The flurry of snowflakes and press hype surrounding Park City, UT, may be soon slowing to a halt, but the reach and influence of the Sundance Film Festival will last long into the coming year. Here are a few interesting factoids from this year's festival, which runs through this Sunday, January 31.
How many films get distribution deals? In 2014, it was four out of five.
This 2015 infographic from Cultural Weekly shows you the many ways to slice and dice Sundance figures but the graph about distribution deals, counting figures through 2014, is the most telling: 95 Sundance films picked up deals in 2014, up sharply from the rare few—12, in fact—that did in 2010. What changed? The streaming revolution (see below), pushing the exponential upward tick of deals through the last several years. That fact has, no doubt, sharply increased overall submissions to the festival in the past few years, though the same infographic shows a leveling off through 2015.
Who is buying the most films this year? Netflix and Amazon.
Netflix bid a staggering $20 million for Nate Parker's The Birth of a Nation (top), the story of preacher Nat Turner and the most successful yet bloody slave rebellion in American history. In the end, the filmmakers left that deal on the table, opting instead for the slightly less lucrative offer of $17.5 million from Fox Searchlight. With the #OscarsSoWhite crisis forcing the industry to examine how more filmmakers and actors of color can compete earlier and more often for Academy Awards, a theatrical release makes sense on many levels. The film got a resounding and prolonged standing ovation at its Sundance premiere January 25, sparking an immediate bidding war. "My responsibility to the project is to make sure to find a partner that is as passionate as we are about it socially, so if that meant we had to take less money, then those were conversations I was willing to have," Parker told The Hollywood Reporter, which also cited sources who said Parker and the producers wanted "a large theatrical experience …. so people would be rallied to action," just as they had been inside the festival's Eccles Theatre.
But in most other deals, Netflix and Amazon continued to outbid the traditional studios.
How many films were cut with Adobe Premiere Pro? Just under half.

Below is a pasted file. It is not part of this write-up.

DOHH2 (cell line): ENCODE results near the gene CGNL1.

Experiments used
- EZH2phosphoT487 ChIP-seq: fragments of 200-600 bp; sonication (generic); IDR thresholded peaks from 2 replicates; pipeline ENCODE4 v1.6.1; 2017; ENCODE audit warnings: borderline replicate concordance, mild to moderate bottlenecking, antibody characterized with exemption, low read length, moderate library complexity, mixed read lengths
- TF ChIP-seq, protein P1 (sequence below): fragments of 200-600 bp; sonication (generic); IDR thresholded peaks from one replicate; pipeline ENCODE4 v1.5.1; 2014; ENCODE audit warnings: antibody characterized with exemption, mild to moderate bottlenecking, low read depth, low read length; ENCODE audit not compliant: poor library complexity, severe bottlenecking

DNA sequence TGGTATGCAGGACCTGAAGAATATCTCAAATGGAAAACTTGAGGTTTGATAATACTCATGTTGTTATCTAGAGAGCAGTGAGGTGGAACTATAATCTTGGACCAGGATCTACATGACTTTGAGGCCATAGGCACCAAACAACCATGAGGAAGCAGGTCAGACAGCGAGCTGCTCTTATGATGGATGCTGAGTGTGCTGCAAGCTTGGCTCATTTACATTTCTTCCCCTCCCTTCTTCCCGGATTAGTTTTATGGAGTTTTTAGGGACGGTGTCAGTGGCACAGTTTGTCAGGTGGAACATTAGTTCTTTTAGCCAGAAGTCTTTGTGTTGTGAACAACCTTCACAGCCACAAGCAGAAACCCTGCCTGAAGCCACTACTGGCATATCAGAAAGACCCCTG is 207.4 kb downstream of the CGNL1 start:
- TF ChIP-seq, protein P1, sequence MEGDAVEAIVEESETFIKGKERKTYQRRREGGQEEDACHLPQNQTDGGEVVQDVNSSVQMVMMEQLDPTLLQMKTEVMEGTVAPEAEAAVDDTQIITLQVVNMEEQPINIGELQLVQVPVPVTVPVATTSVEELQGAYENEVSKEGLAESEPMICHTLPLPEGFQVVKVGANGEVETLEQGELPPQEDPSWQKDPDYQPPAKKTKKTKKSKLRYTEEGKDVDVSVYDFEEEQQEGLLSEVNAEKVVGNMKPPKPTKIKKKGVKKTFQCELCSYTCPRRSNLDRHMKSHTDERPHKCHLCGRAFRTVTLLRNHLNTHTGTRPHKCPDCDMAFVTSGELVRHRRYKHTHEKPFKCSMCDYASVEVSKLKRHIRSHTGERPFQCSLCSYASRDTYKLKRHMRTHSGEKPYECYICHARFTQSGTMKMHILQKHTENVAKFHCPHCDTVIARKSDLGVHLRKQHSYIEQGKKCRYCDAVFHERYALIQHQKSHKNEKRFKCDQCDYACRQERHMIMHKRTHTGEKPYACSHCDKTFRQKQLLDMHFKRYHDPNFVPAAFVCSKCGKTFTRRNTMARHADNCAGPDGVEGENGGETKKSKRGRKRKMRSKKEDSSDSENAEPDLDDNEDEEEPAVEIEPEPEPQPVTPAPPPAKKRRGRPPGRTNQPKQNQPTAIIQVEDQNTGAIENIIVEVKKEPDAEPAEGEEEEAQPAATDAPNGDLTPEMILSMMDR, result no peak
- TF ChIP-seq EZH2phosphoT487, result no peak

Adobe revealed recently that 51 of the 120+ films, not including shorts, selected for this year's festival were cut with Adobe Premiere Pro CC, double the number touched by the editing software last year. Those include the documentary Richard Linklater – Dream Is Destiny, directed by journalist Louis Black, the Man on the Moon/CIA thriller Operation Avalanche, and Swiss Army Man (above), which features Daniel Radcliffe as a farting corpse (above).
Number of films that could influence how people vote in 2016? Six.
Don't quote me on that number, since one could argue that all documentaries are sociopolitical change agents at the most fundamental level, but a few of this year's films stand out for how they will likely impact the current political climate. And documentaries aren't the only influencers. In addition to Birth of a Nation, another work of timely historical fiction at this year's festival is Southside With You, (dir. by Richard Tanne), an account of the "epic first date" between Barack and the future Mrs. Obama in the summer of 1989. The docs that will likely influence votes include those on gun control (Newtown, directed by Kim A. Snyder), the sexting scandal of Anthony Weiner, husband of Hillary Clinton aide Huma Abedin (Weiner, dir. and shot by Josh Kriegman), Gasland director Josh Fox's How to Let Go of the World and Love All the Things Climate Can't Change and the abortion rights film Trapped, directed and co-written by Dawn Porter.
Number of Grand Jury Prize-winning debut directors returning, at long last, this year? Two.
Kenneth Lonergan won the Sundance Grand Jury Prize in 2000 for You Can Count on Me, which he wrote and directed, and he's back this year with Manchester by the Sea, a working-class drama featuring brooding performances from Casey Affleck, Kyle Chandler and Michelle Williams (see below). Netflix just picked it up for $10 million. Joining him is Todd Solondz, whose Wiener-Dog (above) is also a kind of return to weird and wonderful Dawn Wiener country and Solondz's first Sundance premiere since his 1996 festival-winning debut, Welcome to the Dollhouse. Greta Gerwig stars as a grown-up Dawn. Zosia Mamet, Danny DeVito and a lovable dachshund are along for the ride. Cinematographer Ed Lachman captures the eccentric characters, as well as the scatological adventures of the canine star, in loving detail.
Number of period dramas? Five.
Whit Stillman has returned to Sundance with an adaptation of Jane Austen's unpublished novella, Lady Susan. Love & Friendship (above) is a 1790s English comedy of manners starring Kate Beckinsale and Chloe Sevigny, and it joins Birth of a Nation and Southside with You, in the tales-from-another-time category. John Carney, director of the Sundance Audience Award-winning breakthrough hit Once, returns this year with Sing Street, another youthful musical story set, this time, in 1980s Dublin. Sophie and the Rising Sun, a mixed-race American love story further complicated by the bombing of Pearl Harbor in 1941, comes from Sundance alum Maggie Greenwald.
Extra Credit: Number of films starring Michelle Williams? Two.
Number starring Natasha Lyonne? Three.
Michelle Williams appears in both Kelly Reichardt's Certain Women and Kenneth Lonergan's Manchester by the Sea, but Orange Is the New Black's Natasha Lyonne tops her with three films at Sundance this year. She can be seen in The Intervention, actress Clea DuVall's directorial debut; in Kevin Smith's Yoga Hosers alongside Johhny Depp and his daughter Lily-Rose; and in Antibirth.